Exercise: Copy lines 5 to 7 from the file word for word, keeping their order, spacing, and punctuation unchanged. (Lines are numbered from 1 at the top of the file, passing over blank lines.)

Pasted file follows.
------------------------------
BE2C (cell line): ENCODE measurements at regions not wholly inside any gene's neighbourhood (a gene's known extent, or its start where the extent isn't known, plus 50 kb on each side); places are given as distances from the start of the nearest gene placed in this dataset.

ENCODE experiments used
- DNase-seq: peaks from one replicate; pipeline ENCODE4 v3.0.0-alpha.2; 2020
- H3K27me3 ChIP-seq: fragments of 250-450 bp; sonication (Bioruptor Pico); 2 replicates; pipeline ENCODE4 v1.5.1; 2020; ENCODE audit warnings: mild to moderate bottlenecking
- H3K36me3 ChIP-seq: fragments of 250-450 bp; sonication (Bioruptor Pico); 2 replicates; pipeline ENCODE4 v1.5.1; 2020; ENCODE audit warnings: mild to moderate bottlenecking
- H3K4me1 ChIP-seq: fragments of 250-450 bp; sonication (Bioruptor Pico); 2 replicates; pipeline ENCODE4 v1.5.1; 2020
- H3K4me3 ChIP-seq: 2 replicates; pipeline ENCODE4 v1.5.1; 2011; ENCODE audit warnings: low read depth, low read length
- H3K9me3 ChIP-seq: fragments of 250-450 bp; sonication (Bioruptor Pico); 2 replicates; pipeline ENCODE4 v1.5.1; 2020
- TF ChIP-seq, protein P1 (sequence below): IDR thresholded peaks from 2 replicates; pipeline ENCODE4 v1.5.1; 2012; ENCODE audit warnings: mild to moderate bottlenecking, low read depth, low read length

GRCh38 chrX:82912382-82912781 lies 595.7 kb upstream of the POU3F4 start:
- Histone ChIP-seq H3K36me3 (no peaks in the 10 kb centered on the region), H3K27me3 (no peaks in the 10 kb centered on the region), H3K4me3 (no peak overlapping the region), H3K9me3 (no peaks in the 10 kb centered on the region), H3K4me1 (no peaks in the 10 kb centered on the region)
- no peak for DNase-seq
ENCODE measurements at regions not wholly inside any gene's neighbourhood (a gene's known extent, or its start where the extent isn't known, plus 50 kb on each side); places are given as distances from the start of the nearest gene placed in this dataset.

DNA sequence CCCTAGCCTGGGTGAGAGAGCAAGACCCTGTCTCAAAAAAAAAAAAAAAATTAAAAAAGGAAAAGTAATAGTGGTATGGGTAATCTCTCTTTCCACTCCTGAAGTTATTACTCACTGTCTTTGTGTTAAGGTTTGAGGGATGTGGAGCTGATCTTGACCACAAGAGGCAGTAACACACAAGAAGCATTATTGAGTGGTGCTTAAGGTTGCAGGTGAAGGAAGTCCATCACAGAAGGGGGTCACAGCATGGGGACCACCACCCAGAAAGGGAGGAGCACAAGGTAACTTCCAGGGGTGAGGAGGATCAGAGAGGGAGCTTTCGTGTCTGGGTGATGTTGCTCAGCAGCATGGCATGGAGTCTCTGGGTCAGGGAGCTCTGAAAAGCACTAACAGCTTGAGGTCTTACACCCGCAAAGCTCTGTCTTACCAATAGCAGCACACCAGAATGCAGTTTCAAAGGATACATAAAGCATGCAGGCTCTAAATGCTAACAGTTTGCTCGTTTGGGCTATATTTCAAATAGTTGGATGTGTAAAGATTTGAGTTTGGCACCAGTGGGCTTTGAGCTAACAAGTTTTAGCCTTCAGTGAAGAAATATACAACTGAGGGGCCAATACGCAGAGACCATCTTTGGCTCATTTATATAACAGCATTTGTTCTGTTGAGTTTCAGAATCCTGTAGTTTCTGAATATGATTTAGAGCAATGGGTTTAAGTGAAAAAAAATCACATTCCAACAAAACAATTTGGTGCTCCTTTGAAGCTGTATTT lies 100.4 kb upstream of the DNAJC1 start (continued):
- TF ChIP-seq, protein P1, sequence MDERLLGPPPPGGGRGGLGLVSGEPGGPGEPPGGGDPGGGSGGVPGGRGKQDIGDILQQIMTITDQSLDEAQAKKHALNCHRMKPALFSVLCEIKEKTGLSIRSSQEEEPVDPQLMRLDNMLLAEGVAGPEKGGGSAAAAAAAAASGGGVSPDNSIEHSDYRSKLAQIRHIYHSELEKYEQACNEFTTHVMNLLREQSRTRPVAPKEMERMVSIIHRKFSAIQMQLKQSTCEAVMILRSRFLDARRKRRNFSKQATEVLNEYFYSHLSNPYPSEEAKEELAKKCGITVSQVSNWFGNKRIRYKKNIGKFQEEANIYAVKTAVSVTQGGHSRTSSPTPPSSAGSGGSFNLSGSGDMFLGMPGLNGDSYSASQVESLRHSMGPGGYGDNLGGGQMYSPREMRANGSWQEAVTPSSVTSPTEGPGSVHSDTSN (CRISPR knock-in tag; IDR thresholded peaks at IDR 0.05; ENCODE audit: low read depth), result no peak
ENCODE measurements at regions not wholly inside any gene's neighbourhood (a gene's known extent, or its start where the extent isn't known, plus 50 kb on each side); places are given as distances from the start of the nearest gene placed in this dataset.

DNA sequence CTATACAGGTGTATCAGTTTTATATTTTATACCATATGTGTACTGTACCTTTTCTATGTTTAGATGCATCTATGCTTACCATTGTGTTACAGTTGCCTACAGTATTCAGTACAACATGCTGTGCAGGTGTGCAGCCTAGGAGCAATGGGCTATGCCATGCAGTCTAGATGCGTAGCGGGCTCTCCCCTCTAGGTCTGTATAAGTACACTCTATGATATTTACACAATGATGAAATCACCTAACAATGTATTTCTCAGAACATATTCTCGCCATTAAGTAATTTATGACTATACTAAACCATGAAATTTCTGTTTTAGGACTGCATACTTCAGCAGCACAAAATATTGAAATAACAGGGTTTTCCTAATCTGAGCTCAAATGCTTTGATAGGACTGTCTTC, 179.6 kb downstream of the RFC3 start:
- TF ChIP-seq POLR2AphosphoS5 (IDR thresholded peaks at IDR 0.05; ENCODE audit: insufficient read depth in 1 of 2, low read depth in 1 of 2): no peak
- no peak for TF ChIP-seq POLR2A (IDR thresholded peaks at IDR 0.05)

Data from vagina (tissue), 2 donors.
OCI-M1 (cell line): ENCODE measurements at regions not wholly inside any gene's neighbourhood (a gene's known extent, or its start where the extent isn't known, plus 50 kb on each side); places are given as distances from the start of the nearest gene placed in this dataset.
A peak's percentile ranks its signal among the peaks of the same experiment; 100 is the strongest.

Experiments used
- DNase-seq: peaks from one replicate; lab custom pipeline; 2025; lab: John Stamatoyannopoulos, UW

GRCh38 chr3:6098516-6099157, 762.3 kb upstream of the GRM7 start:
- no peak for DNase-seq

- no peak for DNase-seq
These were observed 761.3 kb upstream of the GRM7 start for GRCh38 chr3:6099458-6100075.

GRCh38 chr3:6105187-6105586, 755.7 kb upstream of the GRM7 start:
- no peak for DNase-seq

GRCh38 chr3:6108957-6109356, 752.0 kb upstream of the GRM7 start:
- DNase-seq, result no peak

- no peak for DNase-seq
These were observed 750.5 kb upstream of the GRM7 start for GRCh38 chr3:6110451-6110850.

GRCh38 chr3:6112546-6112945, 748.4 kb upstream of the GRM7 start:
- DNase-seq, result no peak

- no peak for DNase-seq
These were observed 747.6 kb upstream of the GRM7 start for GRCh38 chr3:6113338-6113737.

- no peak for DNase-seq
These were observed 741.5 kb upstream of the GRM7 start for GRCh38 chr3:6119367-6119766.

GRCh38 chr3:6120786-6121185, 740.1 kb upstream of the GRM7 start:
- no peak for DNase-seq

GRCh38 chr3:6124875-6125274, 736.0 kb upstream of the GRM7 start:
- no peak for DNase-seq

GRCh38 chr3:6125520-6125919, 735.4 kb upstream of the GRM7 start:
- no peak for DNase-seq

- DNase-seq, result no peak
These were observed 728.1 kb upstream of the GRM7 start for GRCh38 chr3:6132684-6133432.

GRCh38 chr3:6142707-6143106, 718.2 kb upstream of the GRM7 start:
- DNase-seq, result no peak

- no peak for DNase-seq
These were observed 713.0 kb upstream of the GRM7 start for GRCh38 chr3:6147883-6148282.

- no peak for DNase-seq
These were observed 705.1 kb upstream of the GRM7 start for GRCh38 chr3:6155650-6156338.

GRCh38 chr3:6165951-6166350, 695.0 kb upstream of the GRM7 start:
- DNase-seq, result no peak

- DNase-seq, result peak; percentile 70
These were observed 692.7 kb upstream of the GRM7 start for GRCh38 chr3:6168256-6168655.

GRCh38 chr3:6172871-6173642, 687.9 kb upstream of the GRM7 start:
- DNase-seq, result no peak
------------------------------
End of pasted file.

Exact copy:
- H3K36me3 ChIP-seq: fragments of 250-450 bp; sonication (Bioruptor Pico); 2 replicates; pipeline ENCODE4 v1.5.1; 2020; ENCODE audit warnings: mild to moderate bottlenecking
- H3K4me1 ChIP-seq: fragments of 250-450 bp; sonication (Bioruptor Pico); 2 replicates; pipeline ENCODE4 v1.5.1; 2020
- H3K4me3 ChIP-seq: 2 replicates; pipeline ENCODE4 v1.5.1; 2011; ENCODE audit warnings: low read depth, low read length